Dileep will soon be seen as Satya Sai Baba. The actor talks about his preparations for this role

Talking to Dileep is exactly like watching him in his films. His adorably wacky humour is intact and he speaks with refreshing originality. It is evident that he loves talking, taking time to answer every question in great detail. And while he does so, a good many laughs are guaranteed.

“Are you here to interview me?” he asks, clad in an off-white silk shirt and a matching dhoti, on the sets of Kamath and Kamath he is doing with Mammootty. “Are you sure it is me?” he asks again and the small crew of people around him bursts out laughing.

He then leads us into his swanky caravan and settles down on the chair placed in front of the mirror. The box office has received his My Boss well and he is still basking in the glory of his mega success Mayamohini, but the real game changer is yet to come, he feels. Dileep will be playing Satya Sai Baba in a multilingual project by Telugu director Kodi Ramakrishna.

Homework

The actor, who has experimented unabashedly with his on-screen persona, feels he is still coming to terms with the magnitude of the role he has taken on and the responsibility that comes with it. “The project is huge and for the first time, I am doing something this big that is not a comedy. And let me tell you, I am a bit tensed. The Baba is an international figure. He has millions of devotees all over the world. When I am playing someone like him, there is so much that I need to do… so much that I need to understand about the person,” he says.

Homework for the role is elaborate, Dileep explains, as it entails watching countless videos of Satya Sai Baba. “Getting his mannerisms right is a challenge. There is a peculiar way in which he walks. It is extremely important that I get it right.” He describes how he was overwhelmed by the Baba’s humanitarian activities. “He has done things that no man or Government has done in a country like ours. If you go to his hospital in Puttaparthi, you will know what I am talking about. Free medical service to so many people is not something an ordinary human being can do,” he says. Visits to the Baba’s ashram in Puttaparthi and the Satya Sai Trust Hospital reaffirmed his respect for Baba’s personality, Dileep says. “It is vital that I am convinced about the person I am portraying.”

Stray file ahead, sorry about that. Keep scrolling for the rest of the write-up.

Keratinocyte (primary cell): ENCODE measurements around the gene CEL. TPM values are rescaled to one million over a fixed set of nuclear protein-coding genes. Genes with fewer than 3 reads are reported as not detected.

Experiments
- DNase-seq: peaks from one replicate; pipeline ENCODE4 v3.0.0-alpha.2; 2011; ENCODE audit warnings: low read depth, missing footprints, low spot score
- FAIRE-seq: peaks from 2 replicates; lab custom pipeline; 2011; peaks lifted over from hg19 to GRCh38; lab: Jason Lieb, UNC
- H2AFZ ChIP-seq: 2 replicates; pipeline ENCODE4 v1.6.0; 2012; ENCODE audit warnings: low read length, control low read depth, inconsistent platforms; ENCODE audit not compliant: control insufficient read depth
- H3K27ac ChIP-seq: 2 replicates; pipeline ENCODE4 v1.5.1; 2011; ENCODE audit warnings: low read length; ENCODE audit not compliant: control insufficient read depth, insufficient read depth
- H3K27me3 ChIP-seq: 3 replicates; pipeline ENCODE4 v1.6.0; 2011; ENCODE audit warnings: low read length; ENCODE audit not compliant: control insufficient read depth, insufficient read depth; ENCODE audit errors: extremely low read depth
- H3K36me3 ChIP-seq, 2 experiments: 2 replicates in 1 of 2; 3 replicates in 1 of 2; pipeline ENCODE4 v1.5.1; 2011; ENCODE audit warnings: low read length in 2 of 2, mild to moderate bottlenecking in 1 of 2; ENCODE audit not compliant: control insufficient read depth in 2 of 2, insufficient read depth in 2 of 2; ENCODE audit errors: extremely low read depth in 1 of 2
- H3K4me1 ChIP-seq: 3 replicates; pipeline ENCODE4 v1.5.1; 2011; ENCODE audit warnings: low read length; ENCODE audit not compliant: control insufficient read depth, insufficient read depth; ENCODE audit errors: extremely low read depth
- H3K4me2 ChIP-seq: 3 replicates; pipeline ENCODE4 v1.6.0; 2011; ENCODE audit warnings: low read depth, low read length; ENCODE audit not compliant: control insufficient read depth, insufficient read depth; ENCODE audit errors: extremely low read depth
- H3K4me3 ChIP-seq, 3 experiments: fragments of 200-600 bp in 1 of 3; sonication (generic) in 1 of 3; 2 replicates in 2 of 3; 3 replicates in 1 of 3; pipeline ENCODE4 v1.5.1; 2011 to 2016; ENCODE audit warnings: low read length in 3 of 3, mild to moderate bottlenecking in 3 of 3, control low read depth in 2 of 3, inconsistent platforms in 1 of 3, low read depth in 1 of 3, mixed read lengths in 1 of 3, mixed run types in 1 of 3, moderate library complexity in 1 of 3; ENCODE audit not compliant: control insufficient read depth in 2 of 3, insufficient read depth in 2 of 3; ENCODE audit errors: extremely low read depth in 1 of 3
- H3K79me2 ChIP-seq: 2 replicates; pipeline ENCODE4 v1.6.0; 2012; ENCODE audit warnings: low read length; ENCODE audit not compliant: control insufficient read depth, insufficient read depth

Research did not end with watching videos. Dileep began gathering materials on Baba, books written on him, including prayer books. Though a devotee of Shirdi Sai Baba, there wasn’t much he knew about Satya Sai Baba until he signed the film, he says. So is he a devotee now? Dileep pauses a moment, smiles, and says, “I had a small experience, which makes me believe in him.” He is now a vegetarian and a teetotaller. “I may even continue to be so even after the film releases,” he says.

The mega-budget film will be simultaneously released in Telugu, Tamil and Kannada. Hindi, English and Malayalam, too are on the cards.

Critics have often attacked him for the choice of roles and his range. “It does not bother me. Ultimately, it is the people I want to please. If you know the pulse of your audience and as long as they enjoy your films that is all that matters,” he signs off.